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      Elimination of Electrically Induced Iontophoretic Artefacts: Implications for Non-Invasive Assessment of Peripheral Microvascular Function

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          Abstract

          Iontophoretic assessment of skin microvascular function is complicated by the occurrence of electrically induced hyperaemia, especially at the cathode. Studies were performed to identify means of reducing such effects. Skin vasodilator responses were measured using a laser Doppler imager that controlled iontophoretic current delivery. A novel feature involved monitoring voltage across the iontophoresis chambers. Comparison between responses to vehicle (distilled H<sub>2</sub>O), acetylcholine (ACh) and sodium nitroprusside (SNP) showed electrically induced hyperaemia at the cathode associated with the vehicle, whose time course overlapped with that of the SNP response. Voltage across the chambers containing drugs dissolved in H<sub>2</sub>O was significantly (p = 0.018, n = 7) lower than the voltage profile of H<sub>2</sub>O alone. H<sub>2</sub>O iontophoresis was associated with cathodal hyperaemic responses in most subjects, whereas a 0.5% NaCl vehicle produced lower voltages and eliminated this artefact. Voltage·time integral rather than charge was the prime determinant of electrically induced hyperaemic responses. No significant correlation was found between skin fold thickness and either calculated skin resistance (r<sup>2</sup> = 0.0002) or vascular response to ACh (r<sup>2</sup> = 0.13). Smaller chamber size led to higher voltages and greater electrically induced hyperaemic responses. These appear to be prostaglandin dependent as they were ablated by cyclooxygenase inhibition. Use of a low-resistance vehicle combined with larger chamber sizes and lower currents can prevent such artefacts, thereby increasing the robustness of this methodology for clinical assessment of endothelial function.

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          Author and article information

          Journal
          JVR
          J Vasc Res
          10.1159/issn.1018-1172
          Journal of Vascular Research
          S. Karger AG
          1018-1172
          1423-0135
          2002
          October 2002
          18 September 2002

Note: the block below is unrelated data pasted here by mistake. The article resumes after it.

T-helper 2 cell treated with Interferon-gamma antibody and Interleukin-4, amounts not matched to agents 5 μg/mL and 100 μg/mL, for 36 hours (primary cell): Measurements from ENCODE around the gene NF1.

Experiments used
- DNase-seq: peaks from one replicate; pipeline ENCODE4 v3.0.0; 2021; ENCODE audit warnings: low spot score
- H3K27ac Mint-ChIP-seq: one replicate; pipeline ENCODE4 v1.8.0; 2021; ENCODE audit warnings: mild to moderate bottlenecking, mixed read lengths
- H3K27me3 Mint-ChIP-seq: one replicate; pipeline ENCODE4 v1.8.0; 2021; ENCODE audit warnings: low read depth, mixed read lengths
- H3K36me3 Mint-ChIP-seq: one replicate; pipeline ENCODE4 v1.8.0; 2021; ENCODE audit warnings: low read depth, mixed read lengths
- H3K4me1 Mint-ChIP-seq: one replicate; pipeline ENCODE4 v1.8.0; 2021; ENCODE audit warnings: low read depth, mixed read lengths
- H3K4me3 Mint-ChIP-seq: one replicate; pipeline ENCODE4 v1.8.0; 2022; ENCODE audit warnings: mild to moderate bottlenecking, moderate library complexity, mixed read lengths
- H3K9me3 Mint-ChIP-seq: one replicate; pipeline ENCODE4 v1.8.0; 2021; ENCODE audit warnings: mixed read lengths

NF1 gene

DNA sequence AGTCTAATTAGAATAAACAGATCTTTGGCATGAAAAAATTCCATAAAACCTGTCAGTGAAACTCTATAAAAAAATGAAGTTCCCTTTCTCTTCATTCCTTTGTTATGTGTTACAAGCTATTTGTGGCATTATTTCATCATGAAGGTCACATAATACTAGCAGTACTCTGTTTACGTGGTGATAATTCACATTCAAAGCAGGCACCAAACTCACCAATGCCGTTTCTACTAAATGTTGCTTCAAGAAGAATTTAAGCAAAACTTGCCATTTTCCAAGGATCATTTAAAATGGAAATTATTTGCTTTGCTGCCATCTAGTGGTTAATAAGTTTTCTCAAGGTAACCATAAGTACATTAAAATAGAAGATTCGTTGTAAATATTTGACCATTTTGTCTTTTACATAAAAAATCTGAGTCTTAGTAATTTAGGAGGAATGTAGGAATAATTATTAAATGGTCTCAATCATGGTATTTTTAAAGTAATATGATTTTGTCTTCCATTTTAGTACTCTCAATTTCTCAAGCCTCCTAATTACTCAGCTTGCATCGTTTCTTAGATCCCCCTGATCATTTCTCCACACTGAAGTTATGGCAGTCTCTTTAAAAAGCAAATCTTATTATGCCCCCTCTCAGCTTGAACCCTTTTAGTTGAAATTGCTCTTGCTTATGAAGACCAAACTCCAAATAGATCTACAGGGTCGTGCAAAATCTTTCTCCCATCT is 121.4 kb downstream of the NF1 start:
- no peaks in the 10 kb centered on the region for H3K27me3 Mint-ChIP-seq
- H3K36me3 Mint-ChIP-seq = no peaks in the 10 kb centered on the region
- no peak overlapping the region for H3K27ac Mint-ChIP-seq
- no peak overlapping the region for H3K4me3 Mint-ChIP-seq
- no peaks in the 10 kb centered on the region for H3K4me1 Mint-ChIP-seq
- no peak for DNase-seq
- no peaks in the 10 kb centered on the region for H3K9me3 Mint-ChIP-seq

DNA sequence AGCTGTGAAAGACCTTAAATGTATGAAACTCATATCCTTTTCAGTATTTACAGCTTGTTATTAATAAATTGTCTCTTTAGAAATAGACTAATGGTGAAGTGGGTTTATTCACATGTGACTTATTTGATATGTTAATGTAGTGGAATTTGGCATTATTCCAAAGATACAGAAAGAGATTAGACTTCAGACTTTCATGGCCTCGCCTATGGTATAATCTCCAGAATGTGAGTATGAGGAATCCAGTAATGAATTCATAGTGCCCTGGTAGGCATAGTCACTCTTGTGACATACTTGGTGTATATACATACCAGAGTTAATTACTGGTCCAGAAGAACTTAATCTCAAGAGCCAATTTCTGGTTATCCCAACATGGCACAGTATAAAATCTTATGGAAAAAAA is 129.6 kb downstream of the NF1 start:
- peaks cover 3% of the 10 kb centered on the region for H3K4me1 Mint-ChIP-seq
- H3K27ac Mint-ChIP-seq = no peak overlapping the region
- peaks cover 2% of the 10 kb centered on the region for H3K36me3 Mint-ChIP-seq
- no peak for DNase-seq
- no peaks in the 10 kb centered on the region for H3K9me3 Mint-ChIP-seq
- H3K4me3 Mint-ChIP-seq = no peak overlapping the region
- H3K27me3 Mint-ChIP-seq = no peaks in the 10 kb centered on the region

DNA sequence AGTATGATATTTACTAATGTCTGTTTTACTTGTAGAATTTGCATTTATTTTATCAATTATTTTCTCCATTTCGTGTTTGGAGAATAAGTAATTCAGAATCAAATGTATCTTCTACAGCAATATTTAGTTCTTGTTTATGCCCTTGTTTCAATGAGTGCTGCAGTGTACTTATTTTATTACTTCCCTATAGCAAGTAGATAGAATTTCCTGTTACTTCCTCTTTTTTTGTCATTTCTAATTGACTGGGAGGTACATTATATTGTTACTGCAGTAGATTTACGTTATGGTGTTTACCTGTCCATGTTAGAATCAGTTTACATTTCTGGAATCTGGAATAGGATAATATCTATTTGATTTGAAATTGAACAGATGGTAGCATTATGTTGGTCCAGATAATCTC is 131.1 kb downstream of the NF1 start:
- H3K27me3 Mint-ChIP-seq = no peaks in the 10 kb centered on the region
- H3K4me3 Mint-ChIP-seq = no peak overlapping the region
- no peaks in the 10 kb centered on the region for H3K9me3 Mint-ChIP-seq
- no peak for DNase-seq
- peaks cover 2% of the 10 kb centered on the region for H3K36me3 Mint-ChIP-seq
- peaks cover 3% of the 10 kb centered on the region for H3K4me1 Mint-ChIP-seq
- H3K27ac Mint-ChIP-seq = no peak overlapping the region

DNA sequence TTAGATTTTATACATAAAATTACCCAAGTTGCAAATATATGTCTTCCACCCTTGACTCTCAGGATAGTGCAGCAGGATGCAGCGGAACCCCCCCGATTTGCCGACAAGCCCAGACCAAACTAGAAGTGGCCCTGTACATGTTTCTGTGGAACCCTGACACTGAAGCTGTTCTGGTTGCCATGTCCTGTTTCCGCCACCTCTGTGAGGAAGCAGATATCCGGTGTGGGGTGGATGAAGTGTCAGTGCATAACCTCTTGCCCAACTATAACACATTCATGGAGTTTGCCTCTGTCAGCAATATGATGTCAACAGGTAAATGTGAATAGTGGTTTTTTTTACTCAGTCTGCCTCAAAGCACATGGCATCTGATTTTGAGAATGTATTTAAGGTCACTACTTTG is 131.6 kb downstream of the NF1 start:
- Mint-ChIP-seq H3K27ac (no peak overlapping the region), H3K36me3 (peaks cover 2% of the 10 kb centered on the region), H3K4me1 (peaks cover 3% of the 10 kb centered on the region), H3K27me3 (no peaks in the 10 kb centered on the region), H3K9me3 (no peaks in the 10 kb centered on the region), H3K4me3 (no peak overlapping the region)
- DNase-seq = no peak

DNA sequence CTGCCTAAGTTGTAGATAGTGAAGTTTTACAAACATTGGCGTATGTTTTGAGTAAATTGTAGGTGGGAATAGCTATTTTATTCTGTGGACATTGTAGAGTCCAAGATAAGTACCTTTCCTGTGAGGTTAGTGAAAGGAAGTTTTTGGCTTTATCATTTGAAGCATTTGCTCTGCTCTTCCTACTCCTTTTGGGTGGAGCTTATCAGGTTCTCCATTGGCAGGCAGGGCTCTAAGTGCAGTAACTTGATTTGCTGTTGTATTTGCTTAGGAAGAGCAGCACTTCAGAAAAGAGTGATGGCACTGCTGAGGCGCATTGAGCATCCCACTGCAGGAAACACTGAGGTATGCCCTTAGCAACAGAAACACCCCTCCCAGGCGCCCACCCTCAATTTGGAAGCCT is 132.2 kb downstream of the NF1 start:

: 39
          : 5
          : 447-455
          Affiliations
          Departments of aMedicine, bObstetrics and Gynaecology, and cPathological Biochemistry, Royal Infirmary, Glasgow, and dDivision of Biological Sciences, University of Paisley, Paisley, UK
          Article
          64515 J Vasc Res 2002;39:447–455
          10.1159/000064515
          12297707
          © 2002 S. Karger AG, Basel

          Copyright: All rights reserved. No part of this publication may be translated into other languages, reproduced or utilized in any form or by any means, electronic or mechanical, including photocopying, recording, microcopying, or by any information storage and retrieval system, without permission in writing from the publisher. Drug Dosage: The authors and the publisher have exerted every effort to ensure that drug selection and dosage set forth in this text are in accord with current recommendations and practice at the time of publication. However, in view of ongoing research, changes in government regulations, and the constant flow of information relating to drug therapy and drug reactions, the reader is urged to check the package insert for each drug for any changes in indications and dosage and for added warnings and precautions. This is particularly important when the recommended agent is a new and/or infrequently employed drug. Disclaimer: The statements, opinions and data contained in this publication are solely those of the individual authors and contributors and not of the publishers and the editor(s). The appearance of advertisements or/and product references in the publication is not a warranty, endorsement, or approval of the products or services advertised or of their effectiveness, quality or safety. The publisher and the editor(s) disclaim responsibility for any injury to persons or property resulting from any ideas, methods, instructions or products referred to in the content or advertisements.

          Page count
          Figures: 6, References: 18, Pages: 9
          Categories
          Research Paper

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